What happens is, it works actually silently on your background, and then we start populating the dashboard with different type of alerts. They go from red alerts, green alerts, and blue alerts. I'm sorry, red, blue, and green. Whenever the red alert start to be more bigger and bigger and bigger, definitely there's where we tell the doctor, "You want to have a call with David." Again, embezzlement, by only analyzing the practice management software data is not relevant. You need to have financial information from the banks, credit cards, merchants, and so forth. That's where the key component went into.
Those three actually type of alerts will let us know, similar to our credit score, the propensity of the practice to be embezzlement. If it's close to 600 ... Again, you have a really bad credit score at 600. If your close to 600 on our score, we call it a shield doctor score, then we'll pass that all on to David. We'll tell the doctor, "Listen, it's important that you ... You have a conversation with Prosperident for that purpose."
Howard: You guys are in the thousands of dentists right now. Thousands of dentists are driving to work, you're making them sick because their thinking, "My office manager's Shirley, she's my daughter's grandmother. She baptized my grandmother, I don't think she would do it, but would she?" They're all alone, they're driving to work, they're on a treadmill, what are some red flags, give us some cases, how does your office manager who is your daughter's grandmother on her baptism, how does she actually steal money from doc?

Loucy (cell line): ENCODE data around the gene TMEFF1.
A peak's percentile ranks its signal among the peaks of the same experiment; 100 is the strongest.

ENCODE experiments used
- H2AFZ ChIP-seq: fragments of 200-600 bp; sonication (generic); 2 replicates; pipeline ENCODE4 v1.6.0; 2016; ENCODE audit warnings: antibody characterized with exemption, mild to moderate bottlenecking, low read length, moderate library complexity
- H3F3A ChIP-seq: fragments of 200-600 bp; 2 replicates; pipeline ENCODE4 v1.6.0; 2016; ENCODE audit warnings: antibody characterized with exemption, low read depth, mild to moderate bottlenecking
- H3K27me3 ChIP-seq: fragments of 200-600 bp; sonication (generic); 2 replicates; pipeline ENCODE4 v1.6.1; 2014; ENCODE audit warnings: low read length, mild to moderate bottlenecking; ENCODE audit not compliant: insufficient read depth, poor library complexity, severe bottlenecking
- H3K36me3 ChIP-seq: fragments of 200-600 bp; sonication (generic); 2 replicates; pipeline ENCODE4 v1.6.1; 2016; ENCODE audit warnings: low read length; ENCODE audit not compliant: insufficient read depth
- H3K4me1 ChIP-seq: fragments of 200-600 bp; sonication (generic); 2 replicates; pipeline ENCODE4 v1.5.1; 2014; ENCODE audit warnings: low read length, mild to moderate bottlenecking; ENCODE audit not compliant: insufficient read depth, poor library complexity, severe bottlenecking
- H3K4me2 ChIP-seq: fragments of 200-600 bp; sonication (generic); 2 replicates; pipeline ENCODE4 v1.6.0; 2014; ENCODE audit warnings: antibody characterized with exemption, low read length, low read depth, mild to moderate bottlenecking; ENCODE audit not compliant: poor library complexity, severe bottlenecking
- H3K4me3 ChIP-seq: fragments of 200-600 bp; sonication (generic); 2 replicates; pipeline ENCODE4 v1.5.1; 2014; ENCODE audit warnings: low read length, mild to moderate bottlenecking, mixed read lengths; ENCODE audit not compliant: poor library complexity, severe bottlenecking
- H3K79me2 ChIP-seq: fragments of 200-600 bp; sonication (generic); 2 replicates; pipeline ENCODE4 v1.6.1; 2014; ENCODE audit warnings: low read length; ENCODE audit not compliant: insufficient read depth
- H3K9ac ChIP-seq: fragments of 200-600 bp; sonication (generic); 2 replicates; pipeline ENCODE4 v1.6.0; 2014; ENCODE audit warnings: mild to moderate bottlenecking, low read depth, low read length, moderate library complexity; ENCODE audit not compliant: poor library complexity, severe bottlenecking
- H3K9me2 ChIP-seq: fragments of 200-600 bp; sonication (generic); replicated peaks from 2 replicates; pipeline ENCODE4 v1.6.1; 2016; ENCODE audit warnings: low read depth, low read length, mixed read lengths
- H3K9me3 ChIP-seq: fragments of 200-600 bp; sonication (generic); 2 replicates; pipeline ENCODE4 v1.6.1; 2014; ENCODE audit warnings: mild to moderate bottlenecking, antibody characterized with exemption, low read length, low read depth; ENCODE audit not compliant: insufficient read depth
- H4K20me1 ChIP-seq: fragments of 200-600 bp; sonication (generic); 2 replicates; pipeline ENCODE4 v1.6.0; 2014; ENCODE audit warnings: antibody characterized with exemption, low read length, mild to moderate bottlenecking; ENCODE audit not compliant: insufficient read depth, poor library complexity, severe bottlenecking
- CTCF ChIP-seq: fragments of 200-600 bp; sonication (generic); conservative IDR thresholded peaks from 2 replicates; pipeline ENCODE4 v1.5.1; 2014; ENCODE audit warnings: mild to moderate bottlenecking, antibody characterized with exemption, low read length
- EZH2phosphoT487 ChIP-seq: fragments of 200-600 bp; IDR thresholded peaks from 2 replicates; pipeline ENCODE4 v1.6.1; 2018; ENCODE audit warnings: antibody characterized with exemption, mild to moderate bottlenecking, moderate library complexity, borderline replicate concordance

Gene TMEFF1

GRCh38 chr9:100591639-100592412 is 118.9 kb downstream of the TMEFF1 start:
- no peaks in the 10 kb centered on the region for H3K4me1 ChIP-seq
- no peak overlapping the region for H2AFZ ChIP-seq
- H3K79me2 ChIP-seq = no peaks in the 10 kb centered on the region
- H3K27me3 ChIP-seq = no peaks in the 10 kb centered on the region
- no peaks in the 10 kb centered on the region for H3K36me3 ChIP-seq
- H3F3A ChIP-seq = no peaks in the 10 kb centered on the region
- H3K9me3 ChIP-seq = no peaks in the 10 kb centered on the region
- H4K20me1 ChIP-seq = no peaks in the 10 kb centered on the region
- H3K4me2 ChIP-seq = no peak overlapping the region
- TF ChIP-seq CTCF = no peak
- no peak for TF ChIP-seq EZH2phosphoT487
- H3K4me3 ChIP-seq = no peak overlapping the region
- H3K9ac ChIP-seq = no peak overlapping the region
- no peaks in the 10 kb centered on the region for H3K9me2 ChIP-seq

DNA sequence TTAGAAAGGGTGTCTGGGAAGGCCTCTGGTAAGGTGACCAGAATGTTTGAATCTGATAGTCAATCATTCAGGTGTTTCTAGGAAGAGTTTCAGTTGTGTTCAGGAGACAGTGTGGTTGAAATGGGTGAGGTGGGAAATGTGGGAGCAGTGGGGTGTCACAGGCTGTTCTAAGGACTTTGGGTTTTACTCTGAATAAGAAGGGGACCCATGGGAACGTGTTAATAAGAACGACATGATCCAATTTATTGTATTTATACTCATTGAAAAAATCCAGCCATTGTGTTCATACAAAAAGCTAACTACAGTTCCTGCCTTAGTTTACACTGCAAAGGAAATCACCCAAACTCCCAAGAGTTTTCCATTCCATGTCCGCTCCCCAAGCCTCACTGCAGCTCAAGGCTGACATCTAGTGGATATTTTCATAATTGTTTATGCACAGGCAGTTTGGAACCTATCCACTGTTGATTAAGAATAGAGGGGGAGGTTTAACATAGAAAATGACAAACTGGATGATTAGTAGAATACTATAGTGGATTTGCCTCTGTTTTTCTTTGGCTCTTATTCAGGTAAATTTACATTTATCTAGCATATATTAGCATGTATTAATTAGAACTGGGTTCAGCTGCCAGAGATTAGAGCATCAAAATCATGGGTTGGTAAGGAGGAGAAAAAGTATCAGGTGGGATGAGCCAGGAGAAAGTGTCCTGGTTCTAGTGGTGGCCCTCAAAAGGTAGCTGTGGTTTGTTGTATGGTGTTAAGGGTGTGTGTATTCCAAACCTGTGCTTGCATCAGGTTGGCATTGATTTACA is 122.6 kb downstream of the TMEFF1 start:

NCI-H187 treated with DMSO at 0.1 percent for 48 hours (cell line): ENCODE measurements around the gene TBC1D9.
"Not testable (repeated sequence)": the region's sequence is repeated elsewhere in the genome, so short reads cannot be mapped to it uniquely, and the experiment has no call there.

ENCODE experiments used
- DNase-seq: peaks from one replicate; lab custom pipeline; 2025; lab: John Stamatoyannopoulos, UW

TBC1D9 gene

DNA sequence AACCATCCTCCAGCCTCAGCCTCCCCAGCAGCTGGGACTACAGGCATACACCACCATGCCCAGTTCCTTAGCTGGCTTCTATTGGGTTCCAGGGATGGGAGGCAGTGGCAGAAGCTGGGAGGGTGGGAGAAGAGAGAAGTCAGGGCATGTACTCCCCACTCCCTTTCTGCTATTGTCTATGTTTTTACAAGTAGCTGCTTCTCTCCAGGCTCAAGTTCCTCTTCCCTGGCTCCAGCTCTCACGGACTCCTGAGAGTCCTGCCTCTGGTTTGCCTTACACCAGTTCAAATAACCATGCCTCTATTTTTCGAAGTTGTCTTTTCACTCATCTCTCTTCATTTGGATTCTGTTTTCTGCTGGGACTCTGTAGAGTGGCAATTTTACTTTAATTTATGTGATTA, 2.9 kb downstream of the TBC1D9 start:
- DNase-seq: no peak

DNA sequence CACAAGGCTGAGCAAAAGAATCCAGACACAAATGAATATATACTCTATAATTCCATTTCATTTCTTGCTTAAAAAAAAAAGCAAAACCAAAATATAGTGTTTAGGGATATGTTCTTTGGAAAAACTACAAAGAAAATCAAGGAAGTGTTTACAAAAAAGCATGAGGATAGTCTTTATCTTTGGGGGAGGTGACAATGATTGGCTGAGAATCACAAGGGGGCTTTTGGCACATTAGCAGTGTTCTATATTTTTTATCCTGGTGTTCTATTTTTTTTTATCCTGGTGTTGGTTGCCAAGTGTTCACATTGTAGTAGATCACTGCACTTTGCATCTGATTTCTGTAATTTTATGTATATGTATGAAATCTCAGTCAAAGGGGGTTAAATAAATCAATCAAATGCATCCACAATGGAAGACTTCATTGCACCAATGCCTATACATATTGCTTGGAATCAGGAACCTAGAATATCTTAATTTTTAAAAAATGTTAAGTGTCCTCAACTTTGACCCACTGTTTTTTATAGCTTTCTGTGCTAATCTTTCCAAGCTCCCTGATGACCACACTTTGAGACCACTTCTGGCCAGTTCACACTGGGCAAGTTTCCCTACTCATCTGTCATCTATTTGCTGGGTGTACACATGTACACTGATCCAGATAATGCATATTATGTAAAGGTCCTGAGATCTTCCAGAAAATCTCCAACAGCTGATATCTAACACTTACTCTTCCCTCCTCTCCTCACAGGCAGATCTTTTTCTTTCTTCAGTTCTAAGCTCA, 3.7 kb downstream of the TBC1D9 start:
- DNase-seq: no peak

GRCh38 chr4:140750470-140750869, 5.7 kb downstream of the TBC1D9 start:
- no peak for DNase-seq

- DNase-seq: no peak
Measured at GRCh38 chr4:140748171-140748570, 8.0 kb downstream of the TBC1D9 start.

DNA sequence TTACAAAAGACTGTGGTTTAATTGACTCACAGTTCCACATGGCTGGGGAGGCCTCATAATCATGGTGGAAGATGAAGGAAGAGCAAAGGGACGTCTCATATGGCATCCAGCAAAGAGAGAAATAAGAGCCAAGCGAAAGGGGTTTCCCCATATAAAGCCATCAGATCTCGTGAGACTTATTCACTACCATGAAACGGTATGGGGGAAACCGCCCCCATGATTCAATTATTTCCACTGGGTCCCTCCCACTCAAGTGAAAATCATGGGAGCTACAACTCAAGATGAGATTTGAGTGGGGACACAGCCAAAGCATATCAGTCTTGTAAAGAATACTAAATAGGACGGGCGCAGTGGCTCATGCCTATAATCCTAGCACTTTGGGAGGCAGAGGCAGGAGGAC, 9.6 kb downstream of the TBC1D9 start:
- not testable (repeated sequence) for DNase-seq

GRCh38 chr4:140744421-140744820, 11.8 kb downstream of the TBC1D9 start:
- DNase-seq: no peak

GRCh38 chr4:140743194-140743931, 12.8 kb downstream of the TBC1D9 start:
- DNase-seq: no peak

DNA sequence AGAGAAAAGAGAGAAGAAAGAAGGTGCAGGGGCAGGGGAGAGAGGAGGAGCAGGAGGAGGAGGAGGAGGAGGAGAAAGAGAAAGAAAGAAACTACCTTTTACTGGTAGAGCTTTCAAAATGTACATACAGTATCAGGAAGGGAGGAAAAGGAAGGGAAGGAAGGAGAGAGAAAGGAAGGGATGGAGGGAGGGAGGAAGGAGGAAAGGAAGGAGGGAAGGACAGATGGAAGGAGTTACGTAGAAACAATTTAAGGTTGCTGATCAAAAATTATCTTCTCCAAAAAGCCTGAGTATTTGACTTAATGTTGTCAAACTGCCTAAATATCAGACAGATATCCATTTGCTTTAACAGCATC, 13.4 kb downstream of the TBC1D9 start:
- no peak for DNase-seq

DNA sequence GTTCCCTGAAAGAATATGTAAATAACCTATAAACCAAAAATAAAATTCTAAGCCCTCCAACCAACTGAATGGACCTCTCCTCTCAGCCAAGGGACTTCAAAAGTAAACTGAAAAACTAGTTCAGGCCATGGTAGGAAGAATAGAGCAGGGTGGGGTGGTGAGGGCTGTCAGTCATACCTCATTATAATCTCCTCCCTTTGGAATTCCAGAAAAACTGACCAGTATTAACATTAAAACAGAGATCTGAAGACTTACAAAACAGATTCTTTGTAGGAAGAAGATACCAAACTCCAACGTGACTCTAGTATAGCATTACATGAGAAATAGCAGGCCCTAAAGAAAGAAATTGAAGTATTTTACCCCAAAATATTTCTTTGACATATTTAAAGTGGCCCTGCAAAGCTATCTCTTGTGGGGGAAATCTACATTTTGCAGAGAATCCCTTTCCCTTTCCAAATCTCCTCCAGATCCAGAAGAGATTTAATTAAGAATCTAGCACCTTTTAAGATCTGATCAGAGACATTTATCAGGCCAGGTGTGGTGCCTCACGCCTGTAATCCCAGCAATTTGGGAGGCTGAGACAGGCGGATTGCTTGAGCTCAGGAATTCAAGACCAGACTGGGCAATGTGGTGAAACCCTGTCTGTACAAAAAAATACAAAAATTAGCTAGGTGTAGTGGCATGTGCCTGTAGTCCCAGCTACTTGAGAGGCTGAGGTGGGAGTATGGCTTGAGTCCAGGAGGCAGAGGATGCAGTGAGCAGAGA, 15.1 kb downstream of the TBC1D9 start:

David: Howard, I have always maintained the principle that we will not, in a public form, discuss specific methodologies. If any-
Howard: You don't want to teach anybody how.
David: I have this nightmare about turning embezzlers into better thieves.
Howard: Tammy, will you go for a walk right now?
David: I'm not going to give a do it yourself kit. I will say a couple of things. First of all there's no such thing as a safe practice. We have seen embezzlers who fit that profile you mentioned about a relative. We've seen spouses embezzle from doctors, we've seen in group practices, doctors stealing for each other. There is no amount of trust and there is no amount of religion that somebody has that will stop them from stealing from you.
Howard: You've seen, devoutly religious people do it, atheists do it, young, old. Is there any profile that a thief looks like?
David: No, and here the things about that; everybody walks around with this mental picture of what, to them, a criminal looks like. They will never hire anybody who is remotely close to that profile. Everybody you hire has already been through your implicit screening process. The only problem is that that process is flawed. It isn't perfect. It only weeds out certain people. The comments we get when somebody finds out who their embezzler was, that's the last person I would think would steal. In a lot of cases, these people are actually, believe it or not, Sunday school teachers. There is no safe practice. There is no particular profile where we can say, "Okay, somebody fits that demographic, therefore, they must be an embezzler." Embezzlers can be young, they can be old, they can be of any educational background.
Howard: You told me they are never a short, fat, bald guy. You told me that.
David: But I was talking about me, not you. Yes that's right. Short, fat, bald guys are the one safe group.
Howard: The safest group ever.